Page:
From Caligari Truespace2 Bible by Peter Plantec
Sharon Calahan is Technical Lighting Director at PIXAR Animation Studios.
1. Take a color and design class to learn more about composition.
2. Learn about the functions of key, fill, and kicker lights from a book about photographic or film lighting.
3. Remember that there is always more than one right way to do something.
4. Think about what logical sources might be in the scene, which can help motivate the lights you are using.
5. Think about the story point and the mood you are trying to evoke.
6. Avoid placing a bright light that emanates from near the camera lens.
7. Consider that all lights do not need to cast shadows (and shouldn’t), but the key light should.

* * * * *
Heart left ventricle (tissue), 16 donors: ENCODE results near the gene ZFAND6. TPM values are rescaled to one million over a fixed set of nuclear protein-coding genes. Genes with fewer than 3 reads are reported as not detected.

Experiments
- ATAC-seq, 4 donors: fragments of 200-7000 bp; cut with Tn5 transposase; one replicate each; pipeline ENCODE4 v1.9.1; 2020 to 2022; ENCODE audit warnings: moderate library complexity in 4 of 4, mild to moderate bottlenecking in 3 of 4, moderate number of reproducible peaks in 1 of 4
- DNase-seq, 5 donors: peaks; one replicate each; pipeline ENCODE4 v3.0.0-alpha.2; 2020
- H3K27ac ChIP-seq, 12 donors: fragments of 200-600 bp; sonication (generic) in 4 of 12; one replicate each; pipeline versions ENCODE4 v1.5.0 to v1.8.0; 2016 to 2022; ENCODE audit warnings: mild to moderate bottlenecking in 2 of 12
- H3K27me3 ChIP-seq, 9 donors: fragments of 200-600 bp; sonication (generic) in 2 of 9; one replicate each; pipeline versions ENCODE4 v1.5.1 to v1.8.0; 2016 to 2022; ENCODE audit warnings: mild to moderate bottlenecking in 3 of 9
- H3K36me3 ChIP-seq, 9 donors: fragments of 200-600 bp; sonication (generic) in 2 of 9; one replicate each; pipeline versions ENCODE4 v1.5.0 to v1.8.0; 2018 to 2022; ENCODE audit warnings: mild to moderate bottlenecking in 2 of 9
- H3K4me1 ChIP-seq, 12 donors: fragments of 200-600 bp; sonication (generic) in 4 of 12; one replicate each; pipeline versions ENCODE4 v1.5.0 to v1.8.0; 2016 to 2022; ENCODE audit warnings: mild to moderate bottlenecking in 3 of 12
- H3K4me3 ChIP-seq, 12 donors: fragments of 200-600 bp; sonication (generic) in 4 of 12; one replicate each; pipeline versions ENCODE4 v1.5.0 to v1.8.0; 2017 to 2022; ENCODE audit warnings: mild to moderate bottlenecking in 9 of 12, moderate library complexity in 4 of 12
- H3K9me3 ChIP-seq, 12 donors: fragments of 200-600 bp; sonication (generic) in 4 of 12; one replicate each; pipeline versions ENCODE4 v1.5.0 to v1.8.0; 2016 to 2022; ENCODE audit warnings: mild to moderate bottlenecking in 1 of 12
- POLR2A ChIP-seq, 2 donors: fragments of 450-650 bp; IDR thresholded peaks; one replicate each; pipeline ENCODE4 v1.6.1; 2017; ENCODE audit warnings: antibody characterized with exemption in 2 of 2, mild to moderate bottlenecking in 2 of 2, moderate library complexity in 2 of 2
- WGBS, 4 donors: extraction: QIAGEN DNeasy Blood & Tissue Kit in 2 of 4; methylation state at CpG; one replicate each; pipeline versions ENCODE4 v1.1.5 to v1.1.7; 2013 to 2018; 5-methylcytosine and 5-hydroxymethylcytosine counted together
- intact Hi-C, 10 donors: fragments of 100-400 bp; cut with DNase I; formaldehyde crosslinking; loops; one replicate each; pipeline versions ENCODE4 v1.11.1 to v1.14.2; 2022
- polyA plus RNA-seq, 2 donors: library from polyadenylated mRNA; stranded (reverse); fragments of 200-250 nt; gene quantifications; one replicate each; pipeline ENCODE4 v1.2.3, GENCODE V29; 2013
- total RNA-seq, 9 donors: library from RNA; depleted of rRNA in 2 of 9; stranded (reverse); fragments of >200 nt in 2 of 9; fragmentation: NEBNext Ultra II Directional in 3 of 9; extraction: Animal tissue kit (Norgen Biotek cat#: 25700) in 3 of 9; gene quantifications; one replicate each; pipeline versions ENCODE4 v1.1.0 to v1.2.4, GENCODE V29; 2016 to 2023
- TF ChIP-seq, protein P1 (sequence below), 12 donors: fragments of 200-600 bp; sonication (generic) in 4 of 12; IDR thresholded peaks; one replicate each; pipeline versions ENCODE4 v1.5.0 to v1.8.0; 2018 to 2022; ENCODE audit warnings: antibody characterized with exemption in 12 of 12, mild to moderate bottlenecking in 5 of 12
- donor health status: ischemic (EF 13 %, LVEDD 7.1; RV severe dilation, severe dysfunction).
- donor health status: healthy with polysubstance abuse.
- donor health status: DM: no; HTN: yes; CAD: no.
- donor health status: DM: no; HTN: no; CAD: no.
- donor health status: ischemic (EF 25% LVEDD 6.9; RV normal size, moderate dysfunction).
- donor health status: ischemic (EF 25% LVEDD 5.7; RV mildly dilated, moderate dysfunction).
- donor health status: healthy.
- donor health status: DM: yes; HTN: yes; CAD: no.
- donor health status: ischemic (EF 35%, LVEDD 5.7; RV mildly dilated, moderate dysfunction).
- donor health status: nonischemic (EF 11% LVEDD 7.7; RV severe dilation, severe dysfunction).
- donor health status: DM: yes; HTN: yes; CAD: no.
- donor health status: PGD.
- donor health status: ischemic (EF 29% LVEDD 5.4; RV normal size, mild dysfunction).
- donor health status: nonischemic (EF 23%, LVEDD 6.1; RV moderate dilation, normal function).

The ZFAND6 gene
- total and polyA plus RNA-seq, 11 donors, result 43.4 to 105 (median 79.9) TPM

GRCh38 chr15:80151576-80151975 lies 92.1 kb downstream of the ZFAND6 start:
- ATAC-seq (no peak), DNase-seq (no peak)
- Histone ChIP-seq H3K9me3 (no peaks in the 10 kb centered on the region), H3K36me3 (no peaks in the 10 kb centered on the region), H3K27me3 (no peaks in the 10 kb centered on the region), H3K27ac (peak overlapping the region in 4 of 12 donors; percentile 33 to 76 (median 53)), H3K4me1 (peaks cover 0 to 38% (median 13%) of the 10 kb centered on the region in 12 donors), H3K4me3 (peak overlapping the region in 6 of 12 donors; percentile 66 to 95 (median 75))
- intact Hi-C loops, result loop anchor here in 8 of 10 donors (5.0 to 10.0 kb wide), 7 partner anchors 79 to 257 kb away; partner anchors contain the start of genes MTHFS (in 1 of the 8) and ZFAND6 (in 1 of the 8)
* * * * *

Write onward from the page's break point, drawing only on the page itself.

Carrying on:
8. Avoid lighting a flat plane with equal brightness across its surface.
9. Avoid lighting oposite sides of a character or surface with equal brightness or color.
10. Limit your use of specular highlights.
11. Remember that the camera moves shot-to-shot, your lights need to move as well.
12. Remember that one light cannot always solve two problems.
13. Consider that a light that animates in position does not look natural — avoid or use with care.
14. Think about shot-to-shot continuity, but don’t be limited by it.
15. User reference material if it helps.
16. Don’t be too literal about the physics of it, go with what looks and feels right.
17. Experiment and get second opinion.
18. Remember that if you can visualize it in your mind, you can make it happen in your image.
19. Keep it as simple as possible.
20. Share you successes and discoveries.